ANNE, RIGHT ON! SO MUCH INFORMATION. IS THERE ANYTHING ABOUT WHAT THE HORSES WOULD EAT IN THE WILD TO SELF-MEDICATE FOR THE PIGEON FEVER? THERE IS NOTHING ABOUT FEEDLOT CONDITIONS THAT WOULD BE GOOD FOR ANYTHING. LET ALONE HORSES.

    • jan eaker Says:

      Louie, as far as I know from what I’ve been reading, there have been no reports of horses in the wild having Pigeon fever,
      Some good news though, for those of you who follow Cloud and the Pryor horses, Hightail(sam’s “widow”) has now joined another harem, so she is not dead and is no longer alone, also, good picture of the stallion Exhileration and other Dryhead horses, and a new baby there as well, with more expected anyday!

  24. jan Says:

    i thot of ginger if a filly but guess she might not let us name filly after her – so how about ladyhawk – love that movie and girls have to be strong to live out there in the wilderness – boy look at the snow she was born in

  25. jan Says:

    i was worried where blm was getting hay for horses – if its free of dirt, insects and mold – they probably buy it cheap someplace and do they clean lots where horses are kept – they cant stand around in mud and manure – will wreck their feet – and the babies being born in that dirt – i just want ot SCREAM – srry i get really emotional as my daughter says over the plight of these poor horses – i grew up on a farm and the health of our animals was first place – if you did not keep your animals healthy then you got no profit from them as cows for milk and pigs for meat which we sold at end of year – even chickens house was kept clean

    • sandra longley Says:

      I have it from someone I trust who has been to the facilities, that the hay is of excellent quality..I believe this is an issue of doing winter roundups-the horses are naturally conserving energy at that time, grazing on less nutricious forage than the grasses of summer..honestly they utilize their stores of fat, slow down their metabolism and conserve to keep warm and survive until spring. The mares-many of which were pregnant and nursing last years foals-are already stressed..the running of those horses for miles under stressful conditions is completely and totally responsable for the metobolic problems of particularly the old and the pregnant/nursing mares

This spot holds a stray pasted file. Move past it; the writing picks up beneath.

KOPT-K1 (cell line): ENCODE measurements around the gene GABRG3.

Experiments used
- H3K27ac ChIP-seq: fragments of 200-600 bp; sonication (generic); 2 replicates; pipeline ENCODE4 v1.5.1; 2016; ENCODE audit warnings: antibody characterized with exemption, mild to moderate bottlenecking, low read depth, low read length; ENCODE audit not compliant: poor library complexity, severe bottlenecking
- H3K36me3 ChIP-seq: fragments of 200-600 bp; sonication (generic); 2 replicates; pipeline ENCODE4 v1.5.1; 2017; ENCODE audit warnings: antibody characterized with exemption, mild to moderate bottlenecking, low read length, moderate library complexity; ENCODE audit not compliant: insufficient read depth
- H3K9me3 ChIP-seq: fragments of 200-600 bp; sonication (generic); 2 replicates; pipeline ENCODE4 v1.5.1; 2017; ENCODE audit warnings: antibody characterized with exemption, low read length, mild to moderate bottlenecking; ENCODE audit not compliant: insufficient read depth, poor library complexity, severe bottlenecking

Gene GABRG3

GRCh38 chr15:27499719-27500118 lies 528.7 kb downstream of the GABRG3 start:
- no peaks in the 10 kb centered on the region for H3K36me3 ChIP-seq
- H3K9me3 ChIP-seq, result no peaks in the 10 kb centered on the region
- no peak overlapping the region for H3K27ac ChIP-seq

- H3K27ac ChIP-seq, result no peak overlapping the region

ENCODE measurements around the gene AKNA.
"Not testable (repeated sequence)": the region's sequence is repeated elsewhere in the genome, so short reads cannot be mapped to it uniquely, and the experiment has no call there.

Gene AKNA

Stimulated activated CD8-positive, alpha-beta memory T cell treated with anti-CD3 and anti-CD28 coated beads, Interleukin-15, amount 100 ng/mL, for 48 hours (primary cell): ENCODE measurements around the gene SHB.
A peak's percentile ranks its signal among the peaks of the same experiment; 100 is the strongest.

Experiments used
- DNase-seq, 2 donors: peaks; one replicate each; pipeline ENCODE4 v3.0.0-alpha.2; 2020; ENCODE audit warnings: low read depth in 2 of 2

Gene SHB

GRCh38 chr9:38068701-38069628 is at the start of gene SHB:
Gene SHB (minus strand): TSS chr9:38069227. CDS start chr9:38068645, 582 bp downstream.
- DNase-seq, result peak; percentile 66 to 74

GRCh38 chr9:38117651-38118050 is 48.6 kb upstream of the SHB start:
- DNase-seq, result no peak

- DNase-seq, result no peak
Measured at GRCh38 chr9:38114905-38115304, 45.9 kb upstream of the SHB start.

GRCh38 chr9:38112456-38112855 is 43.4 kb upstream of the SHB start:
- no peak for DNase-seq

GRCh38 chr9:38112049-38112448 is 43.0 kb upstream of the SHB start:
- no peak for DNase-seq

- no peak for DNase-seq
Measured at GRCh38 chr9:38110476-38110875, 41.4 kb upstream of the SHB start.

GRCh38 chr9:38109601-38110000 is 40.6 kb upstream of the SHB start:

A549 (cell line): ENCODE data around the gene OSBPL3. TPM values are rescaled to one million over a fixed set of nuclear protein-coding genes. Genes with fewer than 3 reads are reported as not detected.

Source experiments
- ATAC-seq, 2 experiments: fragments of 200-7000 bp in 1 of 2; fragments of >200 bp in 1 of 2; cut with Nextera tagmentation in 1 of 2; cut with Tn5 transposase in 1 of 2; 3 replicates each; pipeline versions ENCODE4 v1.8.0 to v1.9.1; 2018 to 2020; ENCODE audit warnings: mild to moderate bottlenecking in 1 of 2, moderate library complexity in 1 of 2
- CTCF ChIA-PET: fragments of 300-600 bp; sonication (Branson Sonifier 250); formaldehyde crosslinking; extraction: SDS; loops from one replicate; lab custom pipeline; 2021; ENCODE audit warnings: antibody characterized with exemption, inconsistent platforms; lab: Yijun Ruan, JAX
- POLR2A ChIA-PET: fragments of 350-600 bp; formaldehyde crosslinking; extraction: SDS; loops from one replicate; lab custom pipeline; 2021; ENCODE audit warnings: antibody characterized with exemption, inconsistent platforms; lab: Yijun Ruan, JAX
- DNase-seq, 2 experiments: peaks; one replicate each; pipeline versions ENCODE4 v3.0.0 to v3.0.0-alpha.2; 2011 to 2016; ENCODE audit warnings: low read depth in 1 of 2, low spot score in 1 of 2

• Margaret Says:

        The hay looked to be good quality mix grass and alfalfa. But I admit to being way out of the loop and a pro I’m not.

        The issue I have is the long troughs. There made of wood and the horses seem to be able to reach just fine for the hay. But I’m concerned about sand. I still have sand in my eyes from yesterday.

        Perhaps they could raise the troughs off the ground with some kind of slats in the bottom so the sand will fall through.

        I know these are tough mustangs but too much sand could colic any horse. And they no doubt have a compromised immune system currently.

        Margaret

  26. sandra longley Says:

    http://billingsgazette.com/news/state-and-regional/wyoming/article_5ee65164-45c0-11df-8e25-001cc4c002e0.html

    Another roundup and comments in southwest WYO, the estimate is 1 over AML for gods sake..Now they are wanting to roundup as a pre emptive strike..

  27. Jill Says:

    Can you please clarify and post more information on this?

    • sandra longley Says:

      If you are referring to the article, this is the figure you need to know.

      “BLM spokeswoman Lorraine Keith said population surveys collected in May revealed that approximately 301 wild horses were residing in the White Mountain area and 142 in the Little Colorado area.

      She said the appropriate management level range for White Mountain is 205 to 300 horses and 69 to 100 for Little Colorado”

      We did alot of research on this for the scoping comments for Adobe Town / Salt wells creek HMA reductions just recently over at the Mustang Project Blog..The BLM is now using the agreements to “over manage” the horses..we really need to start hitting the appropriations comittee again to protest the outrageous behavior of the BLM in conducting 100,000 a day roundups for 1 horse over and pzping

  28. jan eaker Says:

    FYI, another 25 year old mare died on Sat. at fallon, cause was listed on BLM site as “old age.” THEIR total, which does NOT include the aborted foals NOR the foals that have died once they were born, now stands at 79.
    As for the planned WY roundups, there is information on the Mustang Project’s website concerning these roundups, I think the comment period is closed, but certainly there needs to be shouting and screaming about the amount of money being spent on these disastrous roundups. Comments could also be directed to Gary McFadden, who is a BLM wild horse specialist, who states that helicopters and motorized equipment is the most humane way to roundup wild horses from the wild places they live in. This is all on the BLM site. He insists that all of this is good wild horse management.

  29. LOUIE COCROFT Says:

    JAN, I THINK THE COMMENT PERIOD IS OPEN UNTIL MAY 7–I THINK.

  30. jan Says:

    i read the followup on the mustang site and she mentioned that the humane society had been out there – will they do anything in regard to care of horses or file a report against the blm – just wondered if they would have the guts to do anything for the horses